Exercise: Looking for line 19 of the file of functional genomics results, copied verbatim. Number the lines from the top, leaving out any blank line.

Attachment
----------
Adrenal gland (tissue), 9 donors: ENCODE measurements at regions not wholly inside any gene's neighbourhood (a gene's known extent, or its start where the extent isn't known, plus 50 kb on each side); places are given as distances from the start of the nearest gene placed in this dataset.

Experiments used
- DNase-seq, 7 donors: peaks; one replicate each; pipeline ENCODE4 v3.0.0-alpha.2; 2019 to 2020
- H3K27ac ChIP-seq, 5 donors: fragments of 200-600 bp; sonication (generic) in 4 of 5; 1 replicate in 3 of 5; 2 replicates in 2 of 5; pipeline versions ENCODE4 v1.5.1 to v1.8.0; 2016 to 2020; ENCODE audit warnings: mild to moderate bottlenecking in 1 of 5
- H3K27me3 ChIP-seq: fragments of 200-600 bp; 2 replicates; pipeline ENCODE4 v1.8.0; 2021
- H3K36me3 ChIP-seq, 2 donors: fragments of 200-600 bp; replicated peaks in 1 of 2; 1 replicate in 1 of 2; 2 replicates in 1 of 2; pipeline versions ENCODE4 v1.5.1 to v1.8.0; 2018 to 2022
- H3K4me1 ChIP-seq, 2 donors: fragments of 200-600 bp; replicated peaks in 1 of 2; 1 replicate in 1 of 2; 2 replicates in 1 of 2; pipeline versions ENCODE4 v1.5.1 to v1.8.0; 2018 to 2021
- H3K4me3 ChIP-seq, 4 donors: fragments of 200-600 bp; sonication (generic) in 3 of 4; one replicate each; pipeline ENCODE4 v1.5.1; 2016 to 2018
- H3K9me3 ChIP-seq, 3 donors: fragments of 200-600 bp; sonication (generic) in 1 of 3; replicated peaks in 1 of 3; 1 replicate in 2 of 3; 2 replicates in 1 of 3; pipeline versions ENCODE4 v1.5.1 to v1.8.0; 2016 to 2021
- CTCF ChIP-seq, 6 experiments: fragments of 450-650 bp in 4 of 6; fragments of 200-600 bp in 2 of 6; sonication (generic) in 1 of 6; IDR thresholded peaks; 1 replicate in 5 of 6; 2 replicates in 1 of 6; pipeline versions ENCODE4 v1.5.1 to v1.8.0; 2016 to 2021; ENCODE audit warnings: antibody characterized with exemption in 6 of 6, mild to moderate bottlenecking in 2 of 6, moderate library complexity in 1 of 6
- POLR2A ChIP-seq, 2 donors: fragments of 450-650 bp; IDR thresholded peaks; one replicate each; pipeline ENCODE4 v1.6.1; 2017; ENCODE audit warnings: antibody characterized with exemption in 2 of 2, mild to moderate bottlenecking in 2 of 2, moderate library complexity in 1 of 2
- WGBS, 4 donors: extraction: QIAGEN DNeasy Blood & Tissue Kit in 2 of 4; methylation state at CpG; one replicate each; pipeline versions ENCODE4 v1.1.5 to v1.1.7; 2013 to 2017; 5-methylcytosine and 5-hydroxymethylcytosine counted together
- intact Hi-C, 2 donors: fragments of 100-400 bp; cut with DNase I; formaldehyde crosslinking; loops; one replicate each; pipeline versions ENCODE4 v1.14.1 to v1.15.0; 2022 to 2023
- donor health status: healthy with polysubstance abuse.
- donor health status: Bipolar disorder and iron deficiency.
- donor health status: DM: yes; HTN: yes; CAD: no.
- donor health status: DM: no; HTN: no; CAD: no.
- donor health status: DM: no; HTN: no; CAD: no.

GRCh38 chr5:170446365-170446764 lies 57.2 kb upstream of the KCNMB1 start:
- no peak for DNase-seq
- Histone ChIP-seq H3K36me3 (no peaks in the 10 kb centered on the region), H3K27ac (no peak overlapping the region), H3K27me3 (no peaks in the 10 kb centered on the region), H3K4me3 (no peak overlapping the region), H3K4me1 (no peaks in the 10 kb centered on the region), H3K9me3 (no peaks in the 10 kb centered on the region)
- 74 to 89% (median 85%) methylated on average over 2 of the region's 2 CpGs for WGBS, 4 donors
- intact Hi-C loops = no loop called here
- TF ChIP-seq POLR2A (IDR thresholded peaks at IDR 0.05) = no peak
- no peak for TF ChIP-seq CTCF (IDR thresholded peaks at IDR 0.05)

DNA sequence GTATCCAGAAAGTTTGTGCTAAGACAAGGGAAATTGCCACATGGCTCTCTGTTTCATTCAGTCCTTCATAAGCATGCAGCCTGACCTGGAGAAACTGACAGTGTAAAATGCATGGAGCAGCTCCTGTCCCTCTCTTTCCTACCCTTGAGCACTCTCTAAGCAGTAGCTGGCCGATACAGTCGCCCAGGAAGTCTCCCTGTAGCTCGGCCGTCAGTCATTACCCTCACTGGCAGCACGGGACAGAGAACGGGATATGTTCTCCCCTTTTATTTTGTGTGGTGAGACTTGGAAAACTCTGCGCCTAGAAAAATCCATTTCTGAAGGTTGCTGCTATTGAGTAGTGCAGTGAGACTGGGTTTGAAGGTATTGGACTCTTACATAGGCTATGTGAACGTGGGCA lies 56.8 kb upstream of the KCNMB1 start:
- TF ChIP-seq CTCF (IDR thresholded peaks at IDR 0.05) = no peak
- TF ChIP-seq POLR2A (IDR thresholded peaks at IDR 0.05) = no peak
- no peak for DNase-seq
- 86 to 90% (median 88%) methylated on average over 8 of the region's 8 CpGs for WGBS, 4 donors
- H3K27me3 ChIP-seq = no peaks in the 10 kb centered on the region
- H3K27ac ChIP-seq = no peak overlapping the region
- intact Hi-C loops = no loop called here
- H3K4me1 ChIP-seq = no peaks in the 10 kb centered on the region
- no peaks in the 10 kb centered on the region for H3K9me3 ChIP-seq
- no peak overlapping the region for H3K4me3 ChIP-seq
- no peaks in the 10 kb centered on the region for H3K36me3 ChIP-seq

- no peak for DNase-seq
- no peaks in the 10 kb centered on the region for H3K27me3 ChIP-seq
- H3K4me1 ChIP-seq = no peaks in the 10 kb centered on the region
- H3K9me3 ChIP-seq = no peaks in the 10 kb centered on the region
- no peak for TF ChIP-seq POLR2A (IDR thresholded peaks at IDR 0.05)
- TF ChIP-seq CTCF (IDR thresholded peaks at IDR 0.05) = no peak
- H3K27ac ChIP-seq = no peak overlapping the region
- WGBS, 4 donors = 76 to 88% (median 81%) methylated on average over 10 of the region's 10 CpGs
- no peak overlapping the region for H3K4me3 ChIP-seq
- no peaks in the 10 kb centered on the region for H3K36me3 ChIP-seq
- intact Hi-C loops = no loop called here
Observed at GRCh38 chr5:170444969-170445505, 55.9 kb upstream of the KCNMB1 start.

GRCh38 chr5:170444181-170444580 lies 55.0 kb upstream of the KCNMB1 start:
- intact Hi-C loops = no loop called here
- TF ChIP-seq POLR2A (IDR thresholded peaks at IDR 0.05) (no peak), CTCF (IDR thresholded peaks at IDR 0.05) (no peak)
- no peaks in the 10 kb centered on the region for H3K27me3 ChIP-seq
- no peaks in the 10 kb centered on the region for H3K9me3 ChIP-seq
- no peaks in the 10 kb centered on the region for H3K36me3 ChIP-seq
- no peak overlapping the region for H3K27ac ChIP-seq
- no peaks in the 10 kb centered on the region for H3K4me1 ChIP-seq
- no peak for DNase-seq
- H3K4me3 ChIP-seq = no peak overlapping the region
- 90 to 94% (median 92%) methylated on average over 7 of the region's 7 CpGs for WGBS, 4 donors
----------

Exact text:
GRCh38 chr5:170446365-170446764 lies 57.2 kb upstream of the KCNMB1 start: